"Always Say Goodbye" has an offbeat and unpredictable plot, plenty of black humor, and a thought-provoking exploration of grief, depression, and family relationships. Kaminsky's unadorned writing style is remarkly effective, and the story is all the more touching because it is so understated. Lew is a refreshingly unconventional sleuth: a balding forty-two year old whose well-worn Chicago Cubs baseball cap attests to his love of the hapless team. He and the Cubs have a great deal in common: good luck rarely seems to follow them. However, Lew is not merely an ineffectual nebbish. He has many admirable traits, including keen intelligence, intuition, courage, and compassion. Most readers will root for him to throw off the black cloud of grief and guilt that has enveloped him for so long. Fortunately, with the closure that he acquires at the end of the story, along with the help of his patient and understanding therapist, there is a good chance that someday soon, Lew Fonesca will smile again.
In total, Kaminsky lists 50 mystery novels in his bibliography and also has found time to publish five biographies, four textbooks and four movie screenplays. With this resume, it is not surprising that the former college professor was awarded the 2006 Lifetime Achievement Grandmaster Award from the Mystery Writers of America.
ALWAYS SAY GOODBYE is the fifth appearance of Lew Fonesca, formerly of Chicago but now a resident of Sarasota, Florida. Four years ago, Fonesca's wife was struck and killed by a hit-and-run driver in Chicago. She was a prosecutor in Cook County, and Fonesca was an investigator in that same office. In torment over her death, Fonesca fled Illinois and drove south until he decided to stop in Sarasota. He now works as a private investigator out of a cheap office near the Dairy Queen off Highway 301. Fonesca struggles to earn a living as a process server, occasionally helping others get out of difficult situations and fighting the ghosts of his former life.
As the novel opens, Fonesca decides that it is time to go back to Chicago to find the person responsible for his wife's death. He returns to the city and is met at Midway Airport by his brother-in-law Franco. It immediately becomes clear that Fonesca's return to the Windy City is more complicated than solving a hit-and-run. The car following them from the airport is a clear indication that this will be neither a routine nor a quickly resolved investigation. Fonesca's deceased wife Catherine may have left some files that could contain extremely incriminating material against certain people. Those unknown individuals are willing to kill to locate the damaging evidence. While seeking the person responsible for Catherine's death, Fonesca must navigate the treacherous field created by those hunting for the missing files.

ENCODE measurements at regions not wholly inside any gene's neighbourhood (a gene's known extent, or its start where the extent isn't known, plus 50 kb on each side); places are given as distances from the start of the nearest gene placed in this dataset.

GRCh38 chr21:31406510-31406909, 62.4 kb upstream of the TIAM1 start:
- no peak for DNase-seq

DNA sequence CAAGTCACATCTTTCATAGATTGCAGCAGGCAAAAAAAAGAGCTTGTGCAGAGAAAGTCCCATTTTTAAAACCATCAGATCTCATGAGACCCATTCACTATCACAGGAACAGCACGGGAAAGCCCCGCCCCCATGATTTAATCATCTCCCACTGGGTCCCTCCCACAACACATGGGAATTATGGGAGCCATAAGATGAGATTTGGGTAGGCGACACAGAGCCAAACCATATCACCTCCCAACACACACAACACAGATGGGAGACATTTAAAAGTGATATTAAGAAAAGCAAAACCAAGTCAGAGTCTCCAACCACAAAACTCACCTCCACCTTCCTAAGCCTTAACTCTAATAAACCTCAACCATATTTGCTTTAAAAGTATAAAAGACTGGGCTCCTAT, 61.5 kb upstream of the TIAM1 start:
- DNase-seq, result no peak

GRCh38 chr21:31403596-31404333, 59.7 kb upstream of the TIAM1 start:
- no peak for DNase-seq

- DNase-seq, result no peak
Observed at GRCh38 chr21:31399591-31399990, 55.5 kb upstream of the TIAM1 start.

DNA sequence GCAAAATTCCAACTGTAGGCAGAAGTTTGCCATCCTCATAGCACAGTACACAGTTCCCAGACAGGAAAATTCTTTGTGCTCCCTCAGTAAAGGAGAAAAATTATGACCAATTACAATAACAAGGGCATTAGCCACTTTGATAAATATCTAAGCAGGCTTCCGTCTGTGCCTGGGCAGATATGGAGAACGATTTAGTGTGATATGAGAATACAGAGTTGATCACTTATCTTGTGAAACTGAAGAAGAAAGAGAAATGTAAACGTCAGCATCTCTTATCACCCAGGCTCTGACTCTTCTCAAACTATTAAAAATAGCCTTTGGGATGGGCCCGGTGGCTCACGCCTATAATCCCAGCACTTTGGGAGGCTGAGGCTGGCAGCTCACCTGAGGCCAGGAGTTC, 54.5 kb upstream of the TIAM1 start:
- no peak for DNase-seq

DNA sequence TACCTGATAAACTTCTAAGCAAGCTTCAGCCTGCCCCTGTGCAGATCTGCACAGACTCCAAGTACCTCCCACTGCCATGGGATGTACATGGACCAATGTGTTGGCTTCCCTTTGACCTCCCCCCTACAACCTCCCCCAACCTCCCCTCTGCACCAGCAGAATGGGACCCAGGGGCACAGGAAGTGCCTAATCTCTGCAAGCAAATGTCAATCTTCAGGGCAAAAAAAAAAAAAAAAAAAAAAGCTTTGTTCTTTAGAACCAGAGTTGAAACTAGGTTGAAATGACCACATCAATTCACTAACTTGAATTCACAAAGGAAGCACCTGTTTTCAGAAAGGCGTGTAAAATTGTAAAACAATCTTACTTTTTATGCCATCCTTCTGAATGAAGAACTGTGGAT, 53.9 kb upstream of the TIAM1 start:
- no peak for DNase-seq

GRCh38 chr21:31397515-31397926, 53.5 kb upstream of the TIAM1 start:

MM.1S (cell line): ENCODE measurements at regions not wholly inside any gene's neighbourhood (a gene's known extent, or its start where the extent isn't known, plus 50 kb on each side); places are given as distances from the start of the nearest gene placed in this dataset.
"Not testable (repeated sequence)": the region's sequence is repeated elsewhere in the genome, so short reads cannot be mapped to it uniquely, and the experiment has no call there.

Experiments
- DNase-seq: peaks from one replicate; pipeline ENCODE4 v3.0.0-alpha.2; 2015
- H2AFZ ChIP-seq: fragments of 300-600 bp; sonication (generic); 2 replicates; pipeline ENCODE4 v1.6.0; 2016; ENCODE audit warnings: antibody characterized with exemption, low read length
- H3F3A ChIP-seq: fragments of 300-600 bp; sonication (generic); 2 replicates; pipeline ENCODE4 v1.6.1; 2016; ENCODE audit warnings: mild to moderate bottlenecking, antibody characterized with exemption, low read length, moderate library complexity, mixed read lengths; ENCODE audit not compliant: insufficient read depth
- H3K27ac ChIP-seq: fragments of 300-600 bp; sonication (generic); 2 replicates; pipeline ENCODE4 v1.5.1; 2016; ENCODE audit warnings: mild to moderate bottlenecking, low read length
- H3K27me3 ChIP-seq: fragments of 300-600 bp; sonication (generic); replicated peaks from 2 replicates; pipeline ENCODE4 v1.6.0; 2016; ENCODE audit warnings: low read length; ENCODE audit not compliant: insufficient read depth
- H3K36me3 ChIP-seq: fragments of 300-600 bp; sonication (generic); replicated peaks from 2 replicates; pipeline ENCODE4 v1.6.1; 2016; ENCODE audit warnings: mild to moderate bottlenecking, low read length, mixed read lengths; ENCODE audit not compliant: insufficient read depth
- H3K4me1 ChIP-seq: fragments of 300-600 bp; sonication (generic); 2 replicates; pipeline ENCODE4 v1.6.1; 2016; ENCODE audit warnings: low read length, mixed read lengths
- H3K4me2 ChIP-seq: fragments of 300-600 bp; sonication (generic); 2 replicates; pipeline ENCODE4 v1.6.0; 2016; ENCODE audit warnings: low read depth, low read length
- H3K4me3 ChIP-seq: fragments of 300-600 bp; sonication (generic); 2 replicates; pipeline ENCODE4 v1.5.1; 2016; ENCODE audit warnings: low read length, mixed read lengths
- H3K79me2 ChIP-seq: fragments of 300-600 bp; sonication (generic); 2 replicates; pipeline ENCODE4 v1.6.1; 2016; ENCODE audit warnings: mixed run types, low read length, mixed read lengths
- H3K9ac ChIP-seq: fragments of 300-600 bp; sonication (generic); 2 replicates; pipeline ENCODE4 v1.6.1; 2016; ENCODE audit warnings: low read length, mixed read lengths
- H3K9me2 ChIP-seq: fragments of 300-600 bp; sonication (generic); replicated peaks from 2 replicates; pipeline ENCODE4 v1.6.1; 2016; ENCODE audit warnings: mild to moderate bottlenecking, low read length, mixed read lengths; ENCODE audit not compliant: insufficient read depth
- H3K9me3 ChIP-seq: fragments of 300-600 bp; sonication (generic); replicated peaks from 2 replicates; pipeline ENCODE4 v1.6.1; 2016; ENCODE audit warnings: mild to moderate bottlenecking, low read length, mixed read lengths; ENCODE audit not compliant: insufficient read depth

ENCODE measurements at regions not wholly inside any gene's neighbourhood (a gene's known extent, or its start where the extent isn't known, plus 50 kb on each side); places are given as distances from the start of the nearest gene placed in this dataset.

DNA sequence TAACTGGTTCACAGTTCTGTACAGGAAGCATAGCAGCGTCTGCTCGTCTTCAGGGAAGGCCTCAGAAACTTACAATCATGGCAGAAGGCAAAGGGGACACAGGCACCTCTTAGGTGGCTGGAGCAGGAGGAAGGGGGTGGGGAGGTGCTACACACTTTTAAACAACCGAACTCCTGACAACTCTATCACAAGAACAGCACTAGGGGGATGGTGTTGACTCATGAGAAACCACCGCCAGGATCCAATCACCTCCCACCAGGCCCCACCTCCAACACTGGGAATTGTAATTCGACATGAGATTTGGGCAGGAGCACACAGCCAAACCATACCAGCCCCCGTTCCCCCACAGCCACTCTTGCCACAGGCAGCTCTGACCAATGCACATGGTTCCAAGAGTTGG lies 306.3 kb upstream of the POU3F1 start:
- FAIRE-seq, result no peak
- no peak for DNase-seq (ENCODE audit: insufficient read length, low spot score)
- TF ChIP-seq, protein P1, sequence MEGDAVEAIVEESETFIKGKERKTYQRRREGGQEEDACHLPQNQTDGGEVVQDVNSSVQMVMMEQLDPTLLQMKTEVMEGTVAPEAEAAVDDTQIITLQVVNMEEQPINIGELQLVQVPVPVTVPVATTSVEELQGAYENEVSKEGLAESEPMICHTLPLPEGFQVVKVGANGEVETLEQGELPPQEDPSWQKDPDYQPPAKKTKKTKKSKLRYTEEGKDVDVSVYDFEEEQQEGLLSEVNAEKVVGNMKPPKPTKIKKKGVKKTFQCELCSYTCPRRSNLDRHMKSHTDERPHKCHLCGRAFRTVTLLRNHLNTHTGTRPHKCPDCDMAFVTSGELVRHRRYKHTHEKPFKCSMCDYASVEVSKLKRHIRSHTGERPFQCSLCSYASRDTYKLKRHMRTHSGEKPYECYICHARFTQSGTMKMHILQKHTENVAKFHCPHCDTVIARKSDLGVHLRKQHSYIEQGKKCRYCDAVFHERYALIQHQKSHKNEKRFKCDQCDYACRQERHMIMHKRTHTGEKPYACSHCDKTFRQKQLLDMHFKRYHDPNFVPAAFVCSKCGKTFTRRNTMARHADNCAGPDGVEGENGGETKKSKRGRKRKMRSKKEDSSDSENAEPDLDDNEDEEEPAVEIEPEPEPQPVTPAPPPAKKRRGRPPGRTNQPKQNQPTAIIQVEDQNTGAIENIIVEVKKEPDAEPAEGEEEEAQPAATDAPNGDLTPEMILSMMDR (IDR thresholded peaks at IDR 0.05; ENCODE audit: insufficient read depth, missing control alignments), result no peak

Kaminsky knows Chicago. For years he was a professor at Northwestern University. His character Abe Lieberman works the streets of the city as a police officer. It is an interesting juxtaposition in ALWAYS SAY GOODBYE to observe Floridian Fonesca returning to his former home to work and walk the streets of a city where he once lived. Kaminsky devotees familiar with the Abe Lieberman series will enjoy Fonesca's visit to some different Chicago neighborhoods.
The joy of reading a Kaminsky mystery comes from meeting characters who are both complex and at the same time simple and straightforward. Kaminsky does not rely on gimmicks or unfathomable plot twists to hold readers' attention. Instead, he creates characters who readers will care about. At the end of ALWAYS SAY GOODBYE, Fonesca has undergone a metamorphosis that creates the potential for tantalizing adjustments in future episodes. Fans will await with anticipation for his next adventure.
--- Reviewed by Stuart Shiffman
(Stuart Kaminsky died from hepatitis in October, 2009.)
(And a special note for true Kaminsky fans: his website says that TWO new Rostnikovs are on their way, the first, PEOPLE WHO WALK IN DARKNESS, is due in early 2008!)